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While the transmission of rabies to humans is rare in Massachusetts, the disease shouldn’t be taken lightly. More than 5,000 animals have tested positive for this extremely fatal disease in the Commonwealth since 1985, including some household pets. The Rabies Control Program from the Department of Public Health (DPH), the Division of Fisheries and Wildlife (MassWildlife), and the Massachusetts Department of Agricultural Resources (MDAR) offers resources to help you recognize symptoms, report possible rabies cases, and respond to exposure.

Recognizing and Reporting Rabies

Rabies may be found in a variety of animals native to the Commonwealth, including raccoons, skunks, bats, woodchucks, and foxes. These animals can infect humans and pets, so residents should understand the symptoms of rabies in Massachusetts wildlife and stay clear of possibly infected animals.

According to the Centers for Disease Control and Prevention (CDC), some clinical signs of rabies in animals include:

  • Abnormal or aggressive behavior;
  • Lethargy, weakness, or paralysis;
  • Self-mutilation;
  • Seizures;
  • Excessive salivation; and
  • Difficulty breathing or swallowing.

If you encounter wildlife that may be infected with rabies, do not approach. Keep a safe distance and report sick animals to your:

Protecting Pets from Rabies

Pet owners need to be particularly aware of rabies. Wild animals are known to expose domesticated pets to the disease during fights or other interactions. Fortunately, there are some practical solutions to protect your pets against rabies.

  • Vaccinate Pets — The rabies vaccine for dogs, cats, and ferrets is a requirement under Massachusetts law. Contact your veterinarian or a rabies clinic to ensure vaccinations are up to date. In rare cases of exposure, unvaccinated pets or other animals may have to be euthanized.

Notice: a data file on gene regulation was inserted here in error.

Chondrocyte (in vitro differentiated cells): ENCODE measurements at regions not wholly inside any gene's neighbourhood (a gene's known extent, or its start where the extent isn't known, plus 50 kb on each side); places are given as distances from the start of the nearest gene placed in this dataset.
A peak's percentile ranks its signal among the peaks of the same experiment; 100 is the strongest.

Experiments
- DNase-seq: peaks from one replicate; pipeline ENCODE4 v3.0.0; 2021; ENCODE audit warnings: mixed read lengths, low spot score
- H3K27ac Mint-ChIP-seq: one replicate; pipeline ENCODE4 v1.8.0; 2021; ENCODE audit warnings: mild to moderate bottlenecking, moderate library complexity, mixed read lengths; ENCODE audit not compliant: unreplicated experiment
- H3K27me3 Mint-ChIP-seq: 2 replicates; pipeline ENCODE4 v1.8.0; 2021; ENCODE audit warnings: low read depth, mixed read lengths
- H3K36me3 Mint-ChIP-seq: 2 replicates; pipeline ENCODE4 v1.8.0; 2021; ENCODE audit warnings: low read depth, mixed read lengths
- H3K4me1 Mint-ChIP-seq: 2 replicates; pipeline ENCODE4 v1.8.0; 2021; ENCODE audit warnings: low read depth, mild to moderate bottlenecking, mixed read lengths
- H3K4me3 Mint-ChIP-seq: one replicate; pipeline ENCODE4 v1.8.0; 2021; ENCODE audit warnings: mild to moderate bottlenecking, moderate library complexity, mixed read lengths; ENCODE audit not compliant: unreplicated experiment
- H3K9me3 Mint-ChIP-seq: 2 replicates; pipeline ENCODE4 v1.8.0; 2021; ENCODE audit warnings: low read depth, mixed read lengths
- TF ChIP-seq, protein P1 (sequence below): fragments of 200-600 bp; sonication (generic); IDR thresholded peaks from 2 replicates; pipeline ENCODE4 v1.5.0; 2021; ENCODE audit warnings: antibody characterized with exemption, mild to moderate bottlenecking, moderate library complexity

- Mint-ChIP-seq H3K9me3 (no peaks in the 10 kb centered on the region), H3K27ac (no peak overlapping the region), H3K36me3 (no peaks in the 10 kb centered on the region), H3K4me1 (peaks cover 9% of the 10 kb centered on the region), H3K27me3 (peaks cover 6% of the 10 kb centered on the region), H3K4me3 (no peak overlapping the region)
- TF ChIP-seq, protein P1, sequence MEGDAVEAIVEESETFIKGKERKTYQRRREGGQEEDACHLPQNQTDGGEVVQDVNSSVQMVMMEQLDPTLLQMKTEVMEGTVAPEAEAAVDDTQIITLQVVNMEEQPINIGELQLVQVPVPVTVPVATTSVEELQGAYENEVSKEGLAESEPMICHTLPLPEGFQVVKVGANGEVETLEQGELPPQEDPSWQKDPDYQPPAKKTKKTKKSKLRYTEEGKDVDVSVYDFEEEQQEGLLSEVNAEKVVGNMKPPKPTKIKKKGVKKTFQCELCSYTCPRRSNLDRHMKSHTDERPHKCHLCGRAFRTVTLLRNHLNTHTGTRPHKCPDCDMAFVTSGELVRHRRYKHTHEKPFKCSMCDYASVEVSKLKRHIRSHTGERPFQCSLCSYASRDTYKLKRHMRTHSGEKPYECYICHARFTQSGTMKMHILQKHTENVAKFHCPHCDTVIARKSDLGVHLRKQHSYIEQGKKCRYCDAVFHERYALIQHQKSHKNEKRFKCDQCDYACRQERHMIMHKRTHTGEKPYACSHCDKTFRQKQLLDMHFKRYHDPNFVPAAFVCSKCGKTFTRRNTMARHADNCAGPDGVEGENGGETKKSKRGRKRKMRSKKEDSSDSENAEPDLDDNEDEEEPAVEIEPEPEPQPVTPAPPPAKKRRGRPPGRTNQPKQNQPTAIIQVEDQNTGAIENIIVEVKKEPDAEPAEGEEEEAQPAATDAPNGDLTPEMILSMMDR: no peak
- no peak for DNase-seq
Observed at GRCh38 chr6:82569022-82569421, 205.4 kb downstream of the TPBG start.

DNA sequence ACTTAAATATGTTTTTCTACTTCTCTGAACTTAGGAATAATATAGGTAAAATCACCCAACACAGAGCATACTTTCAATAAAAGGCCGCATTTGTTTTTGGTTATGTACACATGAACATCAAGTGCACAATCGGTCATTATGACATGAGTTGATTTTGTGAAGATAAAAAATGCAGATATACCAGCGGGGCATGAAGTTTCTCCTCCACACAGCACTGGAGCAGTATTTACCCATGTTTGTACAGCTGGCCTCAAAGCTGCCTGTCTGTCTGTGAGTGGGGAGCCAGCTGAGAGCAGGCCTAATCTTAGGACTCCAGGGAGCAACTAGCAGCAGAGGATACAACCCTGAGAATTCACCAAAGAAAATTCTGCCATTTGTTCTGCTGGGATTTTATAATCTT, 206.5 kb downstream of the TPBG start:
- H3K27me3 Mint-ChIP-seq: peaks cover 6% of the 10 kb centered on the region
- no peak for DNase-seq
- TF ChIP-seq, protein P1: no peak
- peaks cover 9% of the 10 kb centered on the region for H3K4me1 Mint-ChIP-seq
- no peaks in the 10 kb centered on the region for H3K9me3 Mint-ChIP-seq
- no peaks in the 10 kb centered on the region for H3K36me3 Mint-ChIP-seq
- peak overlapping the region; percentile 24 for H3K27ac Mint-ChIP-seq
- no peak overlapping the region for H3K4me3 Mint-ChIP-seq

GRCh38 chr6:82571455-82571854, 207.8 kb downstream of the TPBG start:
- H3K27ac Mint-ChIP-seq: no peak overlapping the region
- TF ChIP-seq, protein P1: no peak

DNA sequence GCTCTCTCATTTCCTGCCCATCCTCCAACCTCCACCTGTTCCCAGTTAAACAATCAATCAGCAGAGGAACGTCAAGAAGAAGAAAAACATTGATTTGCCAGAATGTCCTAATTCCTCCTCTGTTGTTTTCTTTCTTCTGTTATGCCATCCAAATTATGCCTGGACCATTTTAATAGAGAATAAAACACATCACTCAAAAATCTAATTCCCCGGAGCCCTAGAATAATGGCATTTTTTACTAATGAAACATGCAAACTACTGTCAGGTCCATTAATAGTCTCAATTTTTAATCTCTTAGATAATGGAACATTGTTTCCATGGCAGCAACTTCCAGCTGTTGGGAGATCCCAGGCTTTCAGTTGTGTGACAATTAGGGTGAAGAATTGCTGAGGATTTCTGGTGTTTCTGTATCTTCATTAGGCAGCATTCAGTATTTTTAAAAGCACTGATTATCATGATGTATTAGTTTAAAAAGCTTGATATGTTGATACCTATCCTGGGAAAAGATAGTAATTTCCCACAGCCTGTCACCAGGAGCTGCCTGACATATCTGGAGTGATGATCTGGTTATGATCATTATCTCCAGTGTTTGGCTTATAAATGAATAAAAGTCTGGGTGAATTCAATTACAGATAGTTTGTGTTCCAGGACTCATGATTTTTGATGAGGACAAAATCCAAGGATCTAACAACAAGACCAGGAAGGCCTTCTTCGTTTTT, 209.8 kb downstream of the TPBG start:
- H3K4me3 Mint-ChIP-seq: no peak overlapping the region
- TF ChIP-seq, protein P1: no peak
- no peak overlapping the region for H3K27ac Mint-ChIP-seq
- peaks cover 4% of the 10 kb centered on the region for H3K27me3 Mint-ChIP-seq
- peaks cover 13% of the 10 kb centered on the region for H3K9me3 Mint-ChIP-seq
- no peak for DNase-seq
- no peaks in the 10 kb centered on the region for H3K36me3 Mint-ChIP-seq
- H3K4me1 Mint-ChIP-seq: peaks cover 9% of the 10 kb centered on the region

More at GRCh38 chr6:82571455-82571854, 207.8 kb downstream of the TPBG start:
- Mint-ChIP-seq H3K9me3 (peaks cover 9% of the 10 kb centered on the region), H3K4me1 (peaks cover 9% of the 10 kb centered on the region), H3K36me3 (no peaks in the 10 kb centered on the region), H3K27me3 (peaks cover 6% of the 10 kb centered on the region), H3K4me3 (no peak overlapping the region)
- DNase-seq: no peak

• Keep Pets Close — Always watch pets when they are outdoors and keep them away from wildlife. Use a leash, keep pets in fenced areas, and never let them roam free.
  • Spay and Neuter — The CDC suggests spaying and neutering pets to reduce the potential for unwanted animals without vaccinations.
  • Keep Wildlife Wild — Never keep a wild animal as a pet. For the most part, it is illegal in Massachusetts.
  • Secure Property — Bring all outdoor water or food bowls inside, cover garbage, and repair holes in chimneys, cellars, porches, and other areas. This will keep wildlife away from your property and out of your home.

Dealing with Rabies Exposure

Rabies is transmitted through saliva, usually from a bite. However, exposure through open wounds, eyes, nose and the mouth is possible. The disease is nearly always fatal for both humans and animals, but because treatment in humans immediately after exposure is very effective, cases of rabies in humans are rare in the United States. Although 16,000 to 39,000 Americans receive a rabies vaccine after possible exposure each year, according to a CDC report, only a few cases of human rabies have been recorded annually in recent decades. In order to stay safe and healthy, you should follow DPH’s guidelines if you or your pet might have been exposed to the disease: